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CriticaLink | Plato: Phaedrus | Guide to Sections 245 D - 247 C
Socrates: Every soul is immortal.
Plato's debt to the Pythagorean tradition is evident in Socrates's explanation of the immortality of the soul, which argues that self-movement is the essence of immortality. His description of "the beginning" or arche is an example of his idealism. The arche is the uncreated and indestructible ultimate origin which provides the source of all movement. In Plato's theory of the Forms, which the following discussion will develop, all phenomena that make up the "reality" we apprehend with our senses have an archetype in the realm of the Forms from which they derive their existence.
Socrates states that to give a truly accurate account of the nature of the soul would be virtually impossible, but that it is possible to describe it by way of an analogy. Here is an example of philosophy's intimate relationship with the rhetoric of literary production: Socrates's use of the charioteer and the pair of winged horses as an analogy for the soul, as well as his fiction of the procession of gods into the realm of the Forms, allow him to illustrate abstract concepts and processes.
Socrates distinguishes between souls that are housed in the bodies of immortal gods and those that temporarily reside in mortal human beings. The soul, Socrates explains, works like a charioteer and a pair of winged horses. In the gods, both horses are well-trained, obeying the commands of the charioteer and driving forcefully ahead. In humans, however, one of the horses is unruly, constantly interfering with the charioteer's progress."Soul" often appears in the singular form in Socrates's discussion, suggesting that Plato envisions psyche as a collective entity that is distributed in individualized units among mortal and immortal beings. In the case of mortal creatures, soul is subject to metempsychosis, a process that resembles reincarnation. Units of immortal soul that fall out of the upper echelons of heaven enter physical bodies, animating them for the course of their lives, then leave them upon the death of the bodies and re-enter the cycle.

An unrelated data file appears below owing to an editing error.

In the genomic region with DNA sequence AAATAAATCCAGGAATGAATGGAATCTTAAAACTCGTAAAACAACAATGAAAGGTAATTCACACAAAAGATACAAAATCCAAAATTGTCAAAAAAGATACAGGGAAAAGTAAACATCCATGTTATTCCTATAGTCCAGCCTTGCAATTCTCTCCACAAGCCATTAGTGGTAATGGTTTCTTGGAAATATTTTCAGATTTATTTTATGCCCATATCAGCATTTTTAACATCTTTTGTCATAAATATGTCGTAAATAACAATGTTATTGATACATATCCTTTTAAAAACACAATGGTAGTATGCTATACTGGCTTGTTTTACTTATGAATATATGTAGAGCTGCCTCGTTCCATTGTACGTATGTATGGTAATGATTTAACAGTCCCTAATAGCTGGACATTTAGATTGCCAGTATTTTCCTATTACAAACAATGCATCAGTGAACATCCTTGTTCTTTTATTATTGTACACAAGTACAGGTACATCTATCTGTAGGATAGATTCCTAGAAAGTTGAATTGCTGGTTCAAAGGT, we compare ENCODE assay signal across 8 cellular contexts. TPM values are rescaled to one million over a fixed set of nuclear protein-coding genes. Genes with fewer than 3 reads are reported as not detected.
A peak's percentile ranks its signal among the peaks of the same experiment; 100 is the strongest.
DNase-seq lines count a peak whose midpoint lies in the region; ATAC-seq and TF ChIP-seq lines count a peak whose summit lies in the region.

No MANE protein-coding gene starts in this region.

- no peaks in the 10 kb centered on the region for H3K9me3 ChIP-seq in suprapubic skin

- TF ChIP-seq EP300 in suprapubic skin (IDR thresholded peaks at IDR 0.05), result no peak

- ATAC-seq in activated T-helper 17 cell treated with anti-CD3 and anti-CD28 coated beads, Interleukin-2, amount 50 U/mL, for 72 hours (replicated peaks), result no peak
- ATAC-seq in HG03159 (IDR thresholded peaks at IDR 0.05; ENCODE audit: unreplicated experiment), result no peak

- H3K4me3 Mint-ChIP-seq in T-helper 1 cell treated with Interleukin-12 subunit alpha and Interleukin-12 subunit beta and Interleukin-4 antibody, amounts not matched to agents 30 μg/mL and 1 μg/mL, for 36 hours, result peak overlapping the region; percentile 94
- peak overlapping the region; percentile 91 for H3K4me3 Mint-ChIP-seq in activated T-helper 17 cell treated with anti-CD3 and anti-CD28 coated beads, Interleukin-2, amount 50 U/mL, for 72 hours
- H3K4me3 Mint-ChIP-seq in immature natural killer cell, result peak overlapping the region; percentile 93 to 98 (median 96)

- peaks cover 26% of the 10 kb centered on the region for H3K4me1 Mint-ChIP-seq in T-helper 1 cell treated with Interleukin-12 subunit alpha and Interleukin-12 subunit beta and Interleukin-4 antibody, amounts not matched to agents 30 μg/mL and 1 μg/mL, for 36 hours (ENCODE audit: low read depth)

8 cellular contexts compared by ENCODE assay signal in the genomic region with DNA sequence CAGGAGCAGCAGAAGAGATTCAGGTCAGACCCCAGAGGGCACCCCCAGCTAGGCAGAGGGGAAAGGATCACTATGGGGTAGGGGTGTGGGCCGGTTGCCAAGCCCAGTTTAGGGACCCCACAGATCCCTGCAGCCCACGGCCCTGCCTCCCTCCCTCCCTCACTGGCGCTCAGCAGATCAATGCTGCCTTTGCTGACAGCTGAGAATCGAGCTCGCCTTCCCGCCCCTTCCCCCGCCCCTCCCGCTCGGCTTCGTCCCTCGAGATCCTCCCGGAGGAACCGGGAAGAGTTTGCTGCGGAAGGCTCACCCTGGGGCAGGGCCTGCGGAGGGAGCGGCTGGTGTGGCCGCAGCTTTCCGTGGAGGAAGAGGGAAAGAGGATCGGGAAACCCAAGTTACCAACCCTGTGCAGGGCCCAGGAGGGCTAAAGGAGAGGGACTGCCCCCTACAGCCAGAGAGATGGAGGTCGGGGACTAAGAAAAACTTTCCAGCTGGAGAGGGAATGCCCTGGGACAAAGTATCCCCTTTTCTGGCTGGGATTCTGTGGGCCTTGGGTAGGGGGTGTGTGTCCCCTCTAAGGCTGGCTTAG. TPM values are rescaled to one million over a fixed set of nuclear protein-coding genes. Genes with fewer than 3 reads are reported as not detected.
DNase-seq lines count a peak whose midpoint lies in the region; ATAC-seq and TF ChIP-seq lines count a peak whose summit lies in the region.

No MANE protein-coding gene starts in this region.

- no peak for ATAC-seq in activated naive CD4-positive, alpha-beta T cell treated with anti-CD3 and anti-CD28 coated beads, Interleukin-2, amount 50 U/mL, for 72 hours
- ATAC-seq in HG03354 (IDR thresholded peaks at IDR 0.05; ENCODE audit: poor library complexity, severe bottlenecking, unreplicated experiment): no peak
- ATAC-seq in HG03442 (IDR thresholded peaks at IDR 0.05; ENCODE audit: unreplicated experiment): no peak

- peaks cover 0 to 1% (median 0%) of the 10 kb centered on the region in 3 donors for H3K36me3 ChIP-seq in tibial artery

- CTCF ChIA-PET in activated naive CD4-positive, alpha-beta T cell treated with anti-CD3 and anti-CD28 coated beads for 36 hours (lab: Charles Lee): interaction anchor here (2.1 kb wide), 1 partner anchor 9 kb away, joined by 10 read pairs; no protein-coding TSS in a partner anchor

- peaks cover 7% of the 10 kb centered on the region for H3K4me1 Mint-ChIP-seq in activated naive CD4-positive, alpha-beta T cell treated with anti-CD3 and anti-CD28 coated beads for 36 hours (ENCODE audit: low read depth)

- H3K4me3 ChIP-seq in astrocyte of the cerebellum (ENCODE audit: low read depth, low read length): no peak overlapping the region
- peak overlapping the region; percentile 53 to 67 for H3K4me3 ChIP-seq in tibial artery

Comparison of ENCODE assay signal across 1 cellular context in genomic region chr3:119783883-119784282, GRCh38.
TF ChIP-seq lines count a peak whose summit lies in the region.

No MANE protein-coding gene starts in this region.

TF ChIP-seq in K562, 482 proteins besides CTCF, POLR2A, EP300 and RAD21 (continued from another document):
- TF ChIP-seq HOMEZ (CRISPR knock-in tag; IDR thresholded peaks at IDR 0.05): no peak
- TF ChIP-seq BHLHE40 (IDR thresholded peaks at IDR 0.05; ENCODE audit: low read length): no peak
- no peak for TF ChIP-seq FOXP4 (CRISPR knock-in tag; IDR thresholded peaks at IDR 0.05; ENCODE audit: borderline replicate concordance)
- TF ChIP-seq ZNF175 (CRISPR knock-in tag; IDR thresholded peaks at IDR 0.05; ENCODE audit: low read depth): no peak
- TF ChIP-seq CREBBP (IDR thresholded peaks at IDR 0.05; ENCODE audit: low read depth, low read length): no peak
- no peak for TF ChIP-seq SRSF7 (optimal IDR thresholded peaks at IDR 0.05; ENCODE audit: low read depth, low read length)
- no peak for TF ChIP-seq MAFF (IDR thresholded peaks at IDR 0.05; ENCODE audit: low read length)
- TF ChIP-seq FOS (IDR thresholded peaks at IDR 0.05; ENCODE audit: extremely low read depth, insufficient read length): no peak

In the grand procession of souls that Socrates depicts for Phaedrus, the gods, led by Zeus, drive smoothly up the steep slopes of heaven, while the other souls struggle with their disobedient horses and fall behind. The gods advance into the region "beyond" heaven, the realm of the timeless, perfect Forms.